Go see the movie, and do it in the theatres before it goes away, in 3D, because seeing it on a normal TV won't have nearly the effect. 


What made the movie amazing, aside from the 3D imagery, the sheer strength of the characters, the soundtrack which added to the imagery as it swirled around Pi and his surroundings, was the ending.  To me, a movie reaches "great" status when it affects me in some way.  The ending, specifically, the alternate story that Pi gave the Japanese insurance agents who interviewed him in the hospital, was so troublesome, as it was exactly opposite of the story about faith, strength, compassion, that Pi had shown the whole movie.  But given the circumstances, man will do anything to survive.  It provided evidence that man is inherently evil.  In the alternate story, the animals that survived the crash were substituted for people, including Pi's mother.  The problem is, after everything we've experienced with Pi, with the Tiger, with all that was real or illusory, we can't tell, there's no way to know which story was true.

After I got home, I looked on IMDB to see other people's reaction to the film.  Most people loved the movie, but hated the ending.  Its unique, a movie in which the intent was to make you hate the ending.  But I think Ang Lee intended that all along.  And the surprise is that Yann Martel included the same scene in the third part of the novel.  Yet I didn't remember it.  I read the book, and loved it.  I would have remembered a plot twist such as this, but I didn't.  The only conclusion I can make is that my brain rejected the alternate version of the story that it completely blocked it, regarding it as a useless part of the book, something to be totally forgotten, to preserve the Romantic (capital R) version with the Tiger (who in the end could be considered the "Noble Savage.") I was amazed. I had to go back and reread the ending to make sure that it wasn't something Ang Lee just put on there as an addition.  We only remember what we want to.  History is only written, leaving out the things that mankind must do, or does, in the dark recesses of his heart, his mind.  It was a stark addition to the end, to say that not only is Nature indifferent to mankind's sentience, but man is indifferent to each other.  And I couldn't accept it.  To the point where I forgot the scene even happened.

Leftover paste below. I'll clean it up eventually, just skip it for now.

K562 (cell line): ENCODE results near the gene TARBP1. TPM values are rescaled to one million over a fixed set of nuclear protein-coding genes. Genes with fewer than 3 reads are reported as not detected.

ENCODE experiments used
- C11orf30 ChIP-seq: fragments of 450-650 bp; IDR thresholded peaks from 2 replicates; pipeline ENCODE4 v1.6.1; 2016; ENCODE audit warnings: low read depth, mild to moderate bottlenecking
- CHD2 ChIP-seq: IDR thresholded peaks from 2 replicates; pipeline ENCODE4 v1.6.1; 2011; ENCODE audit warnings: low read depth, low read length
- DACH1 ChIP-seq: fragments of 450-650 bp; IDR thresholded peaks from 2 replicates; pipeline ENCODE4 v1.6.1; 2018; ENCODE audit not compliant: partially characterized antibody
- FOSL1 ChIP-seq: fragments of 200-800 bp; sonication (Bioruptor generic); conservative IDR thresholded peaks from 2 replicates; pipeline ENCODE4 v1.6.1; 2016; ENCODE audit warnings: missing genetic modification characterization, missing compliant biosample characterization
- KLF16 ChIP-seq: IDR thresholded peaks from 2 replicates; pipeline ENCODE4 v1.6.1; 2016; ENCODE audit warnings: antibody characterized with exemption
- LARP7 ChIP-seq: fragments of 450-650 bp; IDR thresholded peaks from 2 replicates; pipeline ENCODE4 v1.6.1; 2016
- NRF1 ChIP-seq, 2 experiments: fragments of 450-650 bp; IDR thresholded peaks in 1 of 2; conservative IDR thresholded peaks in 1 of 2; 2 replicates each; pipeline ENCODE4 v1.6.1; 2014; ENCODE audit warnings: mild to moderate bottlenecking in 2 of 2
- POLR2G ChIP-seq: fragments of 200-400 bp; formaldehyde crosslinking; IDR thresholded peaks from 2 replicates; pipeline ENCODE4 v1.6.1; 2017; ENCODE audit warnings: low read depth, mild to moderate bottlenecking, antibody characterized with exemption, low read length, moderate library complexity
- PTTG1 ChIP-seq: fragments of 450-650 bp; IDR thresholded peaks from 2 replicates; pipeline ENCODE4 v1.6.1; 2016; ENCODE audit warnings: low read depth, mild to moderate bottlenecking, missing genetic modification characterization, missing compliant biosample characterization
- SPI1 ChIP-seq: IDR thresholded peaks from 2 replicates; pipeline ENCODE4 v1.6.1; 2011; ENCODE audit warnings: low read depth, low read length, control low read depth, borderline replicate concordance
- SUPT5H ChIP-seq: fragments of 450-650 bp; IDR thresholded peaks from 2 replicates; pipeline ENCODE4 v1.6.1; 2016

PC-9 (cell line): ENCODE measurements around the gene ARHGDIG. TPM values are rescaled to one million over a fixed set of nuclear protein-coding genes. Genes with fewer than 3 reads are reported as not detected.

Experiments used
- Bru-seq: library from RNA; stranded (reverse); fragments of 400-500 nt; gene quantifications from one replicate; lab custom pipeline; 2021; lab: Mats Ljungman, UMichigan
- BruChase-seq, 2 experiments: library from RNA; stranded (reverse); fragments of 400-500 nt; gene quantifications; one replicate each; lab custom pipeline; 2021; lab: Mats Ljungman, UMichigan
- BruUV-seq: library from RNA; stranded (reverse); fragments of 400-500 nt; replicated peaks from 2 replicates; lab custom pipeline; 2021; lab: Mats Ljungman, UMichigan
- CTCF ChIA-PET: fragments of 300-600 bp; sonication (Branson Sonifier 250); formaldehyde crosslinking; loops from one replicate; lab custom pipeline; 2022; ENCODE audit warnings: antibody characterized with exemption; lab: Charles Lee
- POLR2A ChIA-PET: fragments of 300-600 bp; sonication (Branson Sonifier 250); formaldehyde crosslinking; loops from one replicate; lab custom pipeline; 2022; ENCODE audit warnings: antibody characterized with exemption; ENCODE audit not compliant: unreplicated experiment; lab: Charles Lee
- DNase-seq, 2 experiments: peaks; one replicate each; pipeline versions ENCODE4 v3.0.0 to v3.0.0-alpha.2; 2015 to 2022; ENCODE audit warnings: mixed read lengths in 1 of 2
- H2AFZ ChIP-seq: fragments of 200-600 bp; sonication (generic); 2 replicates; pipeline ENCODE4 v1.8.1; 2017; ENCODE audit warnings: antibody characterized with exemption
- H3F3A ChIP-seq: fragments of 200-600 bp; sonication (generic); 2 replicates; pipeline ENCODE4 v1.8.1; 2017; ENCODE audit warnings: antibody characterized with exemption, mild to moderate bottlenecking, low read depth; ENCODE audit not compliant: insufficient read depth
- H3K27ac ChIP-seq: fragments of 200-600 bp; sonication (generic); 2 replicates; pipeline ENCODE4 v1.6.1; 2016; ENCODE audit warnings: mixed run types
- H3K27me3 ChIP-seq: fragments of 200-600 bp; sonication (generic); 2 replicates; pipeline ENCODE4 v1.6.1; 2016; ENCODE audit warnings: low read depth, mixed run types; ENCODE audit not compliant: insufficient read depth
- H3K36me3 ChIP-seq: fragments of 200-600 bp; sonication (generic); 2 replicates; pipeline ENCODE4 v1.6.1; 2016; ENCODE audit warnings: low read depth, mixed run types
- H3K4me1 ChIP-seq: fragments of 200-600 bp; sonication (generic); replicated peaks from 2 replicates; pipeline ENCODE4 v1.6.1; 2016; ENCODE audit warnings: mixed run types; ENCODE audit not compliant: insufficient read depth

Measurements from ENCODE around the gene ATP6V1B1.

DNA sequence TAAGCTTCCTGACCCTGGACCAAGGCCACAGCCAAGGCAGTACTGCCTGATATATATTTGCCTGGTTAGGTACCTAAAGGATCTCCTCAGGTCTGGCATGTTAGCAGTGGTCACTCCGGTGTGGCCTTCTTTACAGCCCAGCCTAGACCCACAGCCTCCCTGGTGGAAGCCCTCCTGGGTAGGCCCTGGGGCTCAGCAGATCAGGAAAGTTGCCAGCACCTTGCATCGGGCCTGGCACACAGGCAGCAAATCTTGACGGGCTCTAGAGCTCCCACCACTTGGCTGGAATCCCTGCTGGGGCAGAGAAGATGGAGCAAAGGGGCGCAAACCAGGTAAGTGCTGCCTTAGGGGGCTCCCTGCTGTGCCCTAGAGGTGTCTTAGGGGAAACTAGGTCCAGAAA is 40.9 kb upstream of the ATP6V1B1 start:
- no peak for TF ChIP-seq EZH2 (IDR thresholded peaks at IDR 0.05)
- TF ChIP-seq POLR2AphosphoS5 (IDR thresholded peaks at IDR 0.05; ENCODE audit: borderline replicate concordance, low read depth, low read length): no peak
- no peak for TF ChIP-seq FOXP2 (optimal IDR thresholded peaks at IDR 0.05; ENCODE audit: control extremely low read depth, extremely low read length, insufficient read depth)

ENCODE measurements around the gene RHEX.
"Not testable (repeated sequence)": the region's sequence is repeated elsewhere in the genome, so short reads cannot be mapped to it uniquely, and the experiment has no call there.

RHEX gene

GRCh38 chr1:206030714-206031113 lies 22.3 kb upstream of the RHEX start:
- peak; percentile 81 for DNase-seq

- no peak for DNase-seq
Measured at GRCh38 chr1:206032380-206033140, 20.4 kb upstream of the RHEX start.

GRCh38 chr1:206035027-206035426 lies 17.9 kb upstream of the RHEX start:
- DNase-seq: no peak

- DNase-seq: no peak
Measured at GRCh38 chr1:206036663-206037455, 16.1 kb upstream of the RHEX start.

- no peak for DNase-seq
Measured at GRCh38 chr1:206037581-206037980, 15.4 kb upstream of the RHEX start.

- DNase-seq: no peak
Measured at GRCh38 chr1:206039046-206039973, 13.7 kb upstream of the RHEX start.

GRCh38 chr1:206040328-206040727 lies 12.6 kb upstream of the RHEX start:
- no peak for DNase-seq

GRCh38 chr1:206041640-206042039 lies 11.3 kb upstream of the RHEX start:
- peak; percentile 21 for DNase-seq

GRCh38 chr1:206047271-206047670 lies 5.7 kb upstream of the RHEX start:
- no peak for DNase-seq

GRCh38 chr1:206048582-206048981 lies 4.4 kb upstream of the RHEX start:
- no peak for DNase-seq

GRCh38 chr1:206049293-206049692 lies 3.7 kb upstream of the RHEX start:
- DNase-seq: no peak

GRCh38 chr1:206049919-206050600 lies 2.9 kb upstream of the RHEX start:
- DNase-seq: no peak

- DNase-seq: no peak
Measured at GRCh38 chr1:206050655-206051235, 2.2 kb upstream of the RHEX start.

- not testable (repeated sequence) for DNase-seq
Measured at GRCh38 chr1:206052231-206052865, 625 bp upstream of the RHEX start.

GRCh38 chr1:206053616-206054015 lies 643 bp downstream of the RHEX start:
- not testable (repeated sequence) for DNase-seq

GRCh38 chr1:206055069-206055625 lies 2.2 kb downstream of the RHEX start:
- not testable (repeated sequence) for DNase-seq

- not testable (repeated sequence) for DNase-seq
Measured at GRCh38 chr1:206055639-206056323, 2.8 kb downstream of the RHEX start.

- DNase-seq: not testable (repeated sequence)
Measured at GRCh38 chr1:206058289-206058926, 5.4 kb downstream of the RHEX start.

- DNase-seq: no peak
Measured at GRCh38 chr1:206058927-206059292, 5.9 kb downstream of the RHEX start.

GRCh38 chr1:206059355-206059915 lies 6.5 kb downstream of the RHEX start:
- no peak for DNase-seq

As additional reading, I recommend the following books as ancillary material to understanding the themes that come from Life of Pi.

Heart of Darkness by Joseph Conrad.  The framework is similar, as is the path of the hero, and the lie at the end of both stories that flaw the "hero" as complete.  Both stories also show the beauty and unrelenting evil of man and the world he lives in.

"The Open Boat" by Stephen Crane.  A short story about men stranded in a lifeboat just off shore.  Shows the indifference of nature, and our need to make heroes out of those on the boat.

Dove by Robin Lee Graham.  A teenager who saled on a ship around the world. From his total loneliness to finding his wife and finding faith, the book is very similar to Life of Pi, and is well worth reading. They made a movie of it as well, although I've never seen it.  In this book, Graham has the instruments to navigate around the tides and currents that Martel and Lee forget to include in the movie and book.  It's a necessary plot hole, as a boat stranded without a sail would follow the tides, and would wind up going north and would end up in California or even Canada, not Mexico as in the ending.  The only explanation is that there was a strong El Nino current in the Pacific at that time, causing the currents to reverse.  That is plausible, at least to alleviate cynicism.